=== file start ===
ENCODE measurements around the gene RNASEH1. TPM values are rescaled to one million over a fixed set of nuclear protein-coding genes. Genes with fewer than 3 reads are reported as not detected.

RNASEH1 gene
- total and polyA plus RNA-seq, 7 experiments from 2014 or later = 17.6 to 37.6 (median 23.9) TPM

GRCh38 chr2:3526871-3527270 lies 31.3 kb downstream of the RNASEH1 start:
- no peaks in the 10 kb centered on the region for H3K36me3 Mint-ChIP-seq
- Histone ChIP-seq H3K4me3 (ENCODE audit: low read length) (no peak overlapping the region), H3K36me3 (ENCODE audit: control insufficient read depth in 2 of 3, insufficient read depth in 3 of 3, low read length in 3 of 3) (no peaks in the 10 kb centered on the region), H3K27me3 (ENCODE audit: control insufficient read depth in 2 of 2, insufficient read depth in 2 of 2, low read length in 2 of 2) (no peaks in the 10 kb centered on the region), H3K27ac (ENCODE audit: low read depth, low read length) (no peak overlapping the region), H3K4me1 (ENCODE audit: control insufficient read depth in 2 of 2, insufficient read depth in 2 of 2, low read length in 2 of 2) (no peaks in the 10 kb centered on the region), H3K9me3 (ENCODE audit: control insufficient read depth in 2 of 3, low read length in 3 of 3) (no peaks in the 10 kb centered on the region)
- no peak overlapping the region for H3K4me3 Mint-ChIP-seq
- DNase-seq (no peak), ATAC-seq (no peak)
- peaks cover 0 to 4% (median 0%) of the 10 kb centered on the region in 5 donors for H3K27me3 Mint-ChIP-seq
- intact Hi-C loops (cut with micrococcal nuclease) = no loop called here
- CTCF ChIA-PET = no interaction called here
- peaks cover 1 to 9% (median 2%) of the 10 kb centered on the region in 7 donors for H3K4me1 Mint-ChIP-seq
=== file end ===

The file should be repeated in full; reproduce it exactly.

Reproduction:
ENCODE measurements around the gene RNASEH1. TPM values are rescaled to one million over a fixed set of nuclear protein-coding genes. Genes with fewer than 3 reads are reported as not detected.

RNASEH1 gene
- total and polyA plus RNA-seq, 7 experiments from 2014 or later = 17.6 to 37.6 (median 23.9) TPM

GRCh38 chr2:3526871-3527270 lies 31.3 kb downstream of the RNASEH1 start:
- no peaks in the 10 kb centered on the region for H3K36me3 Mint-ChIP-seq
- Histone ChIP-seq H3K4me3 (ENCODE audit: low read length) (no peak overlapping the region), H3K36me3 (ENCODE audit: control insufficient read depth in 2 of 3, insufficient read depth in 3 of 3, low read length in 3 of 3) (no peaks in the 10 kb centered on the region), H3K27me3 (ENCODE audit: control insufficient read depth in 2 of 2, insufficient read depth in 2 of 2, low read length in 2 of 2) (no peaks in the 10 kb centered on the region), H3K27ac (ENCODE audit: low read depth, low read length) (no peak overlapping the region), H3K4me1 (ENCODE audit: control insufficient read depth in 2 of 2, insufficient read depth in 2 of 2, low read length in 2 of 2) (no peaks in the 10 kb centered on the region), H3K9me3 (ENCODE audit: control insufficient read depth in 2 of 3, low read length in 3 of 3) (no peaks in the 10 kb centered on the region)
- no peak overlapping the region for H3K4me3 Mint-ChIP-seq
- DNase-seq (no peak), ATAC-seq (no peak)
- peaks cover 0 to 4% (median 0%) of the 10 kb centered on the region in 5 donors for H3K27me3 Mint-ChIP-seq
- intact Hi-C loops (cut with micrococcal nuclease) = no loop called here
- CTCF ChIA-PET = no interaction called here
- peaks cover 1 to 9% (median 2%) of the 10 kb centered on the region in 7 donors for H3K4me1 Mint-ChIP-seq